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Health chiefs ‘confident’ nasal flu vaccine for children is effective

Public health chiefs have announced they are confident that the nasal flu vaccine used by GPs for the childhood flu vaccination programme is effective, after media reports the vaccine has failed to protect children against flu in the US.

In a statement, Public Health England (PHE) said provisional figures showed that the nasal vaccine spray was effective ‘both at protecting children themselves and their communities’.

The statement added: ‘Reports from the US have suggested a possible lower vaccine effectiveness, unlike the findings in the UK.’

PHE recently confirmed use of the children’s nasal flu vaccine for the 2016 to 2017 flu vaccination programme.

Dr Richard Pebody, head of flu surveillance for PHE said: ‘We estimate that overall, the vaccine was 57.6% effective in preventing influenza infection amongst children in 2015 to 2016.

‘These findings are encouraging and in line with what we also typically see for the adult flu vaccine.’

Dr Pebody added: ‘Based on intelligence to date, there is no reason to change current recommendations regarding use of the children’s nasal spray vaccine in the UK.’

AstraZeneca, which manufactures the nasal flu vaccine - which unlike injectable versions is a live attenuated influenza vaccine (LAIV) - said in a statement: 'AstraZeneca are pleased that independent data from the 2015/16 flu season in the UK and elsewhere has demonstrated effectiveness of LAIV.

'The most recent available data (2014/15) on the childhood influenza vaccination programme has also shown an encouraging impact for the UK population. We will continue to work with public health bodies in the US to better understand their contrasting data.'

 

Readers' comments (2)

  • CDC Advisers Recommend Against Use of Nasal Spray Flu Vaccine in 2016-2017


    The CDC's Advisory Committee on Immunization Practices has voted against use of the live attenuated influenza vaccine (LAIV) during the upcoming flu season, citing low efficacy among children during the past three seasons.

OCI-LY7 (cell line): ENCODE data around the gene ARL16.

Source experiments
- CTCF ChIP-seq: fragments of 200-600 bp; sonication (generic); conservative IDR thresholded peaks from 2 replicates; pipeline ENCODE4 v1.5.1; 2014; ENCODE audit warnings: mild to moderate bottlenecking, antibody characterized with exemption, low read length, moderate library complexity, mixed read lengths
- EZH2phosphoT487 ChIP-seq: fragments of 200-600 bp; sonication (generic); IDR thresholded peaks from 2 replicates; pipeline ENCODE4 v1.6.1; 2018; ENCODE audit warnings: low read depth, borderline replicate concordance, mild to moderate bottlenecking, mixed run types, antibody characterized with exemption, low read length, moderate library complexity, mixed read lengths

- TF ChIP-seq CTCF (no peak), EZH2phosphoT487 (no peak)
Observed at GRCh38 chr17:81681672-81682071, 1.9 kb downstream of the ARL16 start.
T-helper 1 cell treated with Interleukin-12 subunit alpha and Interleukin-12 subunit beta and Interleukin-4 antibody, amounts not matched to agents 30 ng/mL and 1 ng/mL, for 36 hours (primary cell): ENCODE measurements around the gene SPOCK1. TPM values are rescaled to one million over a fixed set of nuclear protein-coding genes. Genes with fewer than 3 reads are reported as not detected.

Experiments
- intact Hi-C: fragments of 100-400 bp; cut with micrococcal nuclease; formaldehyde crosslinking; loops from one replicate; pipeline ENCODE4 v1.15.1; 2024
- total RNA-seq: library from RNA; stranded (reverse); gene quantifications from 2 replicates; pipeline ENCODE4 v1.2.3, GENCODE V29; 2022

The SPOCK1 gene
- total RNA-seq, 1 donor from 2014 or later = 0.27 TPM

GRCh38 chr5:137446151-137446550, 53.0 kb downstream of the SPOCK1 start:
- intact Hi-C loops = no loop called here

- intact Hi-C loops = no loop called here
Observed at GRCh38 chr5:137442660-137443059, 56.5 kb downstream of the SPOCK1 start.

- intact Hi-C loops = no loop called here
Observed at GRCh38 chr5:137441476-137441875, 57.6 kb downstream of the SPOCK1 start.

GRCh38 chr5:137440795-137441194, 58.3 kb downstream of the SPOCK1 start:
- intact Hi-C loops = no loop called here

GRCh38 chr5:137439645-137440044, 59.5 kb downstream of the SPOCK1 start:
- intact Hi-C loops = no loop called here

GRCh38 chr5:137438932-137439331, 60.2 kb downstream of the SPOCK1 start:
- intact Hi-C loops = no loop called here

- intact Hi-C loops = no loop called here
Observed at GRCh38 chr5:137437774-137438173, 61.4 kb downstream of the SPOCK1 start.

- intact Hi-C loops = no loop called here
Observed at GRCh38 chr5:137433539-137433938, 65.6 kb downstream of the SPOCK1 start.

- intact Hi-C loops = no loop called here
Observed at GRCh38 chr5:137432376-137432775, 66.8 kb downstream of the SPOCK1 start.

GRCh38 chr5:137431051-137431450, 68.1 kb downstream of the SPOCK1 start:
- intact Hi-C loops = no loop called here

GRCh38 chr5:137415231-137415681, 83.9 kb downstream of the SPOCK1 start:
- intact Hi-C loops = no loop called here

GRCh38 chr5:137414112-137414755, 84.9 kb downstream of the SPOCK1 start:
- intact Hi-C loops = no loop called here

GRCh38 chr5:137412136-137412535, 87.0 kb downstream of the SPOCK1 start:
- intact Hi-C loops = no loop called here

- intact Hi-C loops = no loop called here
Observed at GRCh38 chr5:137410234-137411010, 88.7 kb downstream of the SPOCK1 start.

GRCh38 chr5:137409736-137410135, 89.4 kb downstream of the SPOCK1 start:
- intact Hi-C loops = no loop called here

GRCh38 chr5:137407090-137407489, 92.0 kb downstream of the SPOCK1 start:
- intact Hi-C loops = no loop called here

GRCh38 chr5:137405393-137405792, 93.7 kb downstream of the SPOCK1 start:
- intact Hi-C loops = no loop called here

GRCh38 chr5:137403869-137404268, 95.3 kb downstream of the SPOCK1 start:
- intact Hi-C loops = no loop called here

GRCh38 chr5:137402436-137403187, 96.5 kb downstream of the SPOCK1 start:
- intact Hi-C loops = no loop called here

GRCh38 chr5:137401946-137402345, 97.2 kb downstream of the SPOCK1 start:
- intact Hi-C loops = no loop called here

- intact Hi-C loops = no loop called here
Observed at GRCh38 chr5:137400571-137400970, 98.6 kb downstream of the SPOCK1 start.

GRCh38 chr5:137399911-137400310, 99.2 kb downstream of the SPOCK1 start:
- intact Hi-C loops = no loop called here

The quadrivalent LAIV, given by nasal spray, was estimated to be just 3% effective against any flu virus among children aged 2 to 17 years during the 2016–2017 flu season, according to preliminary data from the U.S. Influenza Vaccine Effectiveness Network. In contrast, the effectiveness of the inactivated influenza vaccine, given by injection, was estimated at 63% in this age group.

    In a news release, the CDC notes the potential implications for clinicians who've already ordered vaccine for the upcoming season. Pediatric providers in particular may be affected, given that the nasal spray was used in about a third of child flu vaccinations in recent years. The agency says it will work with vaccine makers in the coming months to ensure the supply.

    Dr. Deborah Lehman of NEJM Journal Watch Pediatrics and Adolescent Medicine commented, "This recommendation from the CDC's advisers, supported by the American Academy of Pediatrics, comes as providers are preparing for influenza season. Influenza remains the most commonly occurring vaccine-preventable disease, and routine immunization — this year with the inactivated, injectable vaccine — will prevent illness, hospitalization, and death."

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  • So the USA is dumping LAIV and suggesting injection. PHE is saying the UK use the LAIV. Whom do I believe? Probably not PHE.

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